The Detroit Lions 2022 training camp is on the horizon and we are ready to dive into the next positional battle in our roster preview series. In each of our articles, we discuss the team’s philosophy for the position, projected starters, and break down the players battling for roster spots.
If you missed any of the previous articles in this series, be sure to check out:
- Who is QB2 and will QB3 be on the 53-man roster?
- Sorting the running back depth chart
- Establishing a WR hierarchy
- Examining the TE2/3 competition
- Who is OT4 and will they make the roster?
- Who are the favorites for IOL4/5?
- Is there a DT depth problem?
- How man EDGE will make the 53-man roster?
Setting the table
Last season, the Lions opened the season with five off-the-ball linebackers on their initial roster: Jamie Collins, Alex Anzalone, Derrick Barnes, Jalen Reeves-Maybin, and Anthony Pittman. With Collins and Anzalone set to start, the Lions looked to be in decent shape, but things unraveled quickly when after a lackluster two games, Collins was demoted and put on the trade block. Collins would be released soon after, and the team signed Josh Woods off the Bears practice squad as a roster replacement.
The Lions turned to Barnes to take over the vacated starting role, but it was quickly apparent he was still working his way through the rookie learning curve and Reeves-Maybin entered into the starting rotation. By Week 5, Reeves-Maybin had taken over the starting job and Barnes moved into a rotational role. Meanwhile, Pittman and Woods remained active each week because of their special teams contributions.
While these roles would hold the majority of the year, there were some opportunities late in the season due to injuries. When Reeves-Maybin was injured in Weeks 13 and 14, Woods stepped into a rotational starting role with Barnes. After Week 15, both Anzalone (ankle) and Woods (neck) were placed on injured reserve, leading to a Reeves-Maybin and Barnes as the starting pair the rest of the way.
The Lions entered the offseason with only Barnes under contract, but they re-signed Anzalone, Woods, and Shaun Dion Hamilton (who was on injured reserve the entire season) then ERFA tendered Pittman, thus bringing back four of the five linebackers from last season—as Reeves-Maybin signed with the Texans.
The Lions appeared relatively content bringing back their existing linebacker group, but made three other key additions: signing Chris Board to essentially replace the role held by Reeves-Maybin, re-signed Jarrad Davis after a one-year stint with the Jets, selecting Malcolm Rodriguez in the sixth round of the draft, and adding Natrez Patrick after a strong showing at rookie minicamp.
Scheme changes/positional roles
With the defense changing to an attacking four-man front, the linebacker roles are being slightly altered as well. Here’s Lions’ linebackers coach Kelvin Sheppard on the change:
“As you know, 11 guys on the field in the game of football, it’s a team sport, so if one part of the unit is playing a certain way, the rest of the guys have to play accordingly. So with the changes made to the front end, you kind of alluded to with the attack style, more aggressive, everybody has to fall in line, but especially the group that I have to coach, the linebackers, because we work hand-in-hand in the run game. Your front does something, and we essentially are gonna read and react off those guys, but it has to be at a tempo that’s aligned with the way the D-line is playing.”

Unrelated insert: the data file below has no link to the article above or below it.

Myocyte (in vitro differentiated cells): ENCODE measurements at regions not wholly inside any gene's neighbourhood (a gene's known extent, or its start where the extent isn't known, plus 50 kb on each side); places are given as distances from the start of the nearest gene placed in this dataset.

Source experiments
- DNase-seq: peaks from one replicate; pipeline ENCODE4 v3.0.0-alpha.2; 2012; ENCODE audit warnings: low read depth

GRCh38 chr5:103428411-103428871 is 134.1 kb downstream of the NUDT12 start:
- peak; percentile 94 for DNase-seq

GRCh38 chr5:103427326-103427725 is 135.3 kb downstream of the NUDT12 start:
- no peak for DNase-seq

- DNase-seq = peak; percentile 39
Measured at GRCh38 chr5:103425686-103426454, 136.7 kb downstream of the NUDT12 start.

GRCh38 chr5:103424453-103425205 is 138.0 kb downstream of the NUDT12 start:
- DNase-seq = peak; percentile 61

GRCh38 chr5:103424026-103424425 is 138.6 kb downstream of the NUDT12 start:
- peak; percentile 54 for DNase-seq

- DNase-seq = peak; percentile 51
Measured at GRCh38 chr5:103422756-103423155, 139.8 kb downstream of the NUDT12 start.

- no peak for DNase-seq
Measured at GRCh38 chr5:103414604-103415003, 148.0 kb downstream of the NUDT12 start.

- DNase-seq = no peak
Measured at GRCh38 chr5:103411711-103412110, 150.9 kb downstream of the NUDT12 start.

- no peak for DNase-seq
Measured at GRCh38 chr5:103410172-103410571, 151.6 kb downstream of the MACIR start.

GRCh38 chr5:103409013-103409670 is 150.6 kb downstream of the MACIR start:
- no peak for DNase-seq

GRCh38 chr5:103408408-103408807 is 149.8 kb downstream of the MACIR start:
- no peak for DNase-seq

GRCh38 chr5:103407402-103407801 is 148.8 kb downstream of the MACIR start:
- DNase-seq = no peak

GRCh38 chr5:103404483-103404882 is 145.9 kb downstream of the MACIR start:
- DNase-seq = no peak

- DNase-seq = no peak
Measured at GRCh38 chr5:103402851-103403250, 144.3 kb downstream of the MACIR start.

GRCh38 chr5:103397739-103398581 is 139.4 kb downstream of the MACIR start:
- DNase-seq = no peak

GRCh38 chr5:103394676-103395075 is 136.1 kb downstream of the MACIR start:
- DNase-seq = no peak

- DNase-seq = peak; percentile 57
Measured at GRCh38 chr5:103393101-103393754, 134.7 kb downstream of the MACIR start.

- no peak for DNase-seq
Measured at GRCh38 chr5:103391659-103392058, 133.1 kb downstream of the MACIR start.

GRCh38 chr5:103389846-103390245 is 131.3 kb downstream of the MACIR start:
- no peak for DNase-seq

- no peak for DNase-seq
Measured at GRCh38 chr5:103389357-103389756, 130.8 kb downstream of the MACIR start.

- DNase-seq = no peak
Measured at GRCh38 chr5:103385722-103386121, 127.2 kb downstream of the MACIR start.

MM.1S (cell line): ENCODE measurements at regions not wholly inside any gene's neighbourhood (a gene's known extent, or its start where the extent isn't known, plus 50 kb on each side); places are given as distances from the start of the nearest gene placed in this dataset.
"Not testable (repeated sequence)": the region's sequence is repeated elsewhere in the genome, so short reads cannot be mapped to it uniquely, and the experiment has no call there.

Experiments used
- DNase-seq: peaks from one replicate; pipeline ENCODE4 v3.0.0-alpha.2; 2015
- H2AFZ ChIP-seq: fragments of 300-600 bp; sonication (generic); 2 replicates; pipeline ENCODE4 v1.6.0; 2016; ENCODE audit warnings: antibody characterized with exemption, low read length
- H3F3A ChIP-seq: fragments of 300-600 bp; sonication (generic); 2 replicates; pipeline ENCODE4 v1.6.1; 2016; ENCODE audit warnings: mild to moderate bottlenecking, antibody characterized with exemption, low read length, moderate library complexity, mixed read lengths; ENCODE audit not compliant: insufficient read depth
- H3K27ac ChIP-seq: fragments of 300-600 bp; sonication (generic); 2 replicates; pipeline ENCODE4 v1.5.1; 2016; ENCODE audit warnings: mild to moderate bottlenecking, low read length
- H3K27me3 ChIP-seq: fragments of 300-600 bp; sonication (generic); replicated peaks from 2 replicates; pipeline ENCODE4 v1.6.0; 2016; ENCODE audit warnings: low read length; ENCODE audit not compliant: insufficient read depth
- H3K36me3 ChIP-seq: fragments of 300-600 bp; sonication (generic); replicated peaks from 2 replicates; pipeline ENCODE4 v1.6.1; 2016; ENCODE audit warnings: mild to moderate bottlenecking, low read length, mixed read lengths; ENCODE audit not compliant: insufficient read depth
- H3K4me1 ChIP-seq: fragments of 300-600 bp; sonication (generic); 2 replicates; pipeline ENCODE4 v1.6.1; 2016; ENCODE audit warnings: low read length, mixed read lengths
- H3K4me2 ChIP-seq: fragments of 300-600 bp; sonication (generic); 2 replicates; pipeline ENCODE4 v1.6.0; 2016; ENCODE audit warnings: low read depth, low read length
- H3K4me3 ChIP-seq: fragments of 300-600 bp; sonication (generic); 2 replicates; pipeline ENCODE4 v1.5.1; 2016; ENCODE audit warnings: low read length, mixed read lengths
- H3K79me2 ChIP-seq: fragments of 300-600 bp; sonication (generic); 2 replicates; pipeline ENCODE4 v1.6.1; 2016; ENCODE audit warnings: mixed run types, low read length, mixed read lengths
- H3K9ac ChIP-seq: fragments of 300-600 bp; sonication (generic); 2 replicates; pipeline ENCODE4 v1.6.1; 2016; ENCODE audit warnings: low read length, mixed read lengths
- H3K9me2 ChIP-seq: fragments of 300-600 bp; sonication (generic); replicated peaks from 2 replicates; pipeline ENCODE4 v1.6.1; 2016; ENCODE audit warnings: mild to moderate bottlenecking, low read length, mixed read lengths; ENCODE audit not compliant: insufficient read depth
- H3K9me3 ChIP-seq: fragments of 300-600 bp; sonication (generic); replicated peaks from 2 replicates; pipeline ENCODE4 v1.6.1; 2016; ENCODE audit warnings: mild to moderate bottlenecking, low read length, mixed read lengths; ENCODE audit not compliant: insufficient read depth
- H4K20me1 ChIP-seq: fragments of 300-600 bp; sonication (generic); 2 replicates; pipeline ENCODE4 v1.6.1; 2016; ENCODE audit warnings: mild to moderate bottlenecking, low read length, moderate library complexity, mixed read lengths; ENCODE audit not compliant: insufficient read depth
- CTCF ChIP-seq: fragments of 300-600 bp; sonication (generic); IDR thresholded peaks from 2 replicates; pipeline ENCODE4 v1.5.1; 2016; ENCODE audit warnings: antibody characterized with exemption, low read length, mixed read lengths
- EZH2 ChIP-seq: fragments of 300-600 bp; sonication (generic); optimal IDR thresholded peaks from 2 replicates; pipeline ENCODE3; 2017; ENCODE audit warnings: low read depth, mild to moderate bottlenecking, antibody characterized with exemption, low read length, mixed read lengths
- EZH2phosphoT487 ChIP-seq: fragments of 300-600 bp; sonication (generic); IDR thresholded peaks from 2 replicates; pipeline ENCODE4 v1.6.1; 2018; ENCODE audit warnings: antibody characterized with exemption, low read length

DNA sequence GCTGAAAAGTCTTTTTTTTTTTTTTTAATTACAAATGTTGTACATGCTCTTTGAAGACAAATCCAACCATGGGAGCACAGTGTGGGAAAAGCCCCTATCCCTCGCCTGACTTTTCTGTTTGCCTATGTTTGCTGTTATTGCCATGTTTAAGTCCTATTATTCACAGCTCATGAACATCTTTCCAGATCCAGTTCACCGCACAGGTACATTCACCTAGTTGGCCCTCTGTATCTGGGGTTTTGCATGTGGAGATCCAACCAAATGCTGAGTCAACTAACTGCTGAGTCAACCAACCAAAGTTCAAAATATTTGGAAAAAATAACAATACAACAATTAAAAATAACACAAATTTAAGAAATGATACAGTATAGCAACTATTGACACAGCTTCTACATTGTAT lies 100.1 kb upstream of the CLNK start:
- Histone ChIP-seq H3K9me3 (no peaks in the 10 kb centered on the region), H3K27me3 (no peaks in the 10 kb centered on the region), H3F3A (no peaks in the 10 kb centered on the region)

As far as the alignments, the Lions’ will continue to use two off-the-ball linebackers that stack behind the defensive line, which will look very similar to how they lined up last season. The “MIKE” will align on the tight end side of the formation, with the “WILL” at the adjacent spot. In sub-package sets, one of the two linebackers will remain, while the other often leaves the field in favor of a defensive back.
There is a third linebacker role that we covered in our EDGE preview, often referred to as an “outside linebacker” or “SAM”, but they align themselves outside on the edges of the defensive line. These linebackers are hybrid players who will split time between edge rushing and dropping into coverage, and are used situationally.
Last season the Lions kept five off-the-ball linebackers on their initial roster and made moves throughout the season to assure they had five healthy players at the position on game days. While only two players start, they will often rotate in reserves, and all the reserves must contribute on special teams.
While the Lions will need special teamers with linebacker body types, that does not necessarily mean they will keep five off-the-ball linebackers this season, as some of the hybrid linebackers could also fill some of the roles on special teams.
In spring camp the Lions opened with Anzalone and Barnes as the starters, working Board into the starting mix as practices rolled on. While several players returned to the Lions this season—including Anzalone, who was a captain and green dot play relayer—Sheppard has made it clear no one’s spot is safe and everyone will earn their spot. Here’s Sheppard discussing this concept during OTAs:
“And I’m not going to hide this, (Anzalone) has the most time-on-task in my room, but that doesn’t designate him the starter. The things that we did last year are not acceptable for the standard that’s been set this year, so don’t tell me about what a guy did last year; I don’t want to hear it, especially from my room’s concern. Now, he does have the most time-on-task, so he’ll get the nod at first, but that doesn’t mean it’s his spot, if the next guy’s doing it and doing it at a higher level, he understands just like the other eight, nine guys in the room, that guy will be the guy on the field week one.”
No one’s safe. Got it, Shep. So, let’s take a look at all of them.
Alex Anzalone’s experience makes him the leader in the clubhouse for a spot, but he did only sign a one-year contract, and he is coming off a bad season—even if coaches say the opposite. He seems safe in his role, just don’t tell coach Shep I said so.
Chris Board increased his defensive involvement in Baltimore every season, culminating in 337 defensive snaps in 2021. He runs and hits very well—which is why he is such a dynamic special teamer—but he will need to take a developmental step to earn a starting role. Here’s what Sheppard had to say about Board on the Twentyman in the huddle podcast:
“He has a unique skill set. I’ll be honest... he’s bigger than I thought he was. Because you see him on tape moving around, he moves like a safety. Then I saw him in person and he freakin’ stout. So, I’m very intrigued by (Board) and what he can provide, not only for us defensively but for (Special teams coordinator Dave) Fipp on special teams.”